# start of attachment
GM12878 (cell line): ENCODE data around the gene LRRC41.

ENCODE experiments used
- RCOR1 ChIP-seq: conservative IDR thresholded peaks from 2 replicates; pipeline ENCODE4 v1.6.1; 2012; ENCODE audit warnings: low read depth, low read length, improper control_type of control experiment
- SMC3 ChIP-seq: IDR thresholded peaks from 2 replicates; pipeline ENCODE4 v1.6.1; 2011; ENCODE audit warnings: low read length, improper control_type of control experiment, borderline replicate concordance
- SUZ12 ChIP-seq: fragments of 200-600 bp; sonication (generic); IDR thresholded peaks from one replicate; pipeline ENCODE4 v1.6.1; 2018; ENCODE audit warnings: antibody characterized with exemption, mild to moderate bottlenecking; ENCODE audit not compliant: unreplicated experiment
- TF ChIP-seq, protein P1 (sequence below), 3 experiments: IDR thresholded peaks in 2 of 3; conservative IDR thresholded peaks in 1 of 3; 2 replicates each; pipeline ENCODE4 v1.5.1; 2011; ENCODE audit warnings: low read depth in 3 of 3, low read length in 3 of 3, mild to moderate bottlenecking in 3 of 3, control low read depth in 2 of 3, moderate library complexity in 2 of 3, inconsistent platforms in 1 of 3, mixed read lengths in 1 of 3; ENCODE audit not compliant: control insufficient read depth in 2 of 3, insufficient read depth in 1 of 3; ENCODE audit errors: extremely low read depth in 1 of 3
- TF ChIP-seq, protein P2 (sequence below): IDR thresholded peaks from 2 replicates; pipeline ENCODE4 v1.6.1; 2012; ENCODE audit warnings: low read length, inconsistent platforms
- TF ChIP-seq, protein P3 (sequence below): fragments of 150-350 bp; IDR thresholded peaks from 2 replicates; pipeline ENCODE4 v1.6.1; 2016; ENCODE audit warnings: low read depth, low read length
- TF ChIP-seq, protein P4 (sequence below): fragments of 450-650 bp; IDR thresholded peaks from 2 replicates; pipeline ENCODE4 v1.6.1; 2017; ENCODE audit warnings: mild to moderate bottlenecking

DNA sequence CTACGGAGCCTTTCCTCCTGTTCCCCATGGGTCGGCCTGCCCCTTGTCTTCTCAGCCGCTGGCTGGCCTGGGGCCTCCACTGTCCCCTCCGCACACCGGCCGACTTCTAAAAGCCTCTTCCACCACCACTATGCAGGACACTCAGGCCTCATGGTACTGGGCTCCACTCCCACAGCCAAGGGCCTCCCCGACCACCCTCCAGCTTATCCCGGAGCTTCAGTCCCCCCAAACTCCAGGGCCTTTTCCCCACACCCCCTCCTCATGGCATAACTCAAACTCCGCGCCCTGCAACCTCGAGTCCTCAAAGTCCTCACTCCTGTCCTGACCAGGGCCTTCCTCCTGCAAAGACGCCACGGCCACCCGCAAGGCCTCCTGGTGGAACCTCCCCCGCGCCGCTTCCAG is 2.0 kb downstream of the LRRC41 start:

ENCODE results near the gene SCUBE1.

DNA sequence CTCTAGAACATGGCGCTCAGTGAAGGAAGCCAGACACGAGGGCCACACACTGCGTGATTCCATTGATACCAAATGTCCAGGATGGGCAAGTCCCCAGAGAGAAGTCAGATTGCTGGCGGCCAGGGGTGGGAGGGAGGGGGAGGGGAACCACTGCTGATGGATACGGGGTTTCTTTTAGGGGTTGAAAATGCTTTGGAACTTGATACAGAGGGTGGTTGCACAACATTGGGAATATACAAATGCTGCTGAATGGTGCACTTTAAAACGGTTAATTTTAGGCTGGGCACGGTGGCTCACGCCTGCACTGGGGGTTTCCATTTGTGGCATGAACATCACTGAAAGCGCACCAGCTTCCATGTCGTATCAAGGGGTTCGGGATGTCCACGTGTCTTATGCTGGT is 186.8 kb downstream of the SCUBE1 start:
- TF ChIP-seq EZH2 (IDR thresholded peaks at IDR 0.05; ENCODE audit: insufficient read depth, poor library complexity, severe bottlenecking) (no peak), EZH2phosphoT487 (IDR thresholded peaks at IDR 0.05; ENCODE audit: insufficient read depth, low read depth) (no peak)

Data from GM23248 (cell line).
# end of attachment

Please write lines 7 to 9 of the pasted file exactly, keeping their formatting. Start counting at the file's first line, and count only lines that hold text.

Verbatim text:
- TF ChIP-seq, protein P2 (sequence below): IDR thresholded peaks from 2 replicates; pipeline ENCODE4 v1.6.1; 2012; ENCODE audit warnings: low read length, inconsistent platforms
- TF ChIP-seq, protein P3 (sequence below): fragments of 150-350 bp; IDR thresholded peaks from 2 replicates; pipeline ENCODE4 v1.6.1; 2016; ENCODE audit warnings: low read depth, low read length
- TF ChIP-seq, protein P4 (sequence below): fragments of 450-650 bp; IDR thresholded peaks from 2 replicates; pipeline ENCODE4 v1.6.1; 2017; ENCODE audit warnings: mild to moderate bottlenecking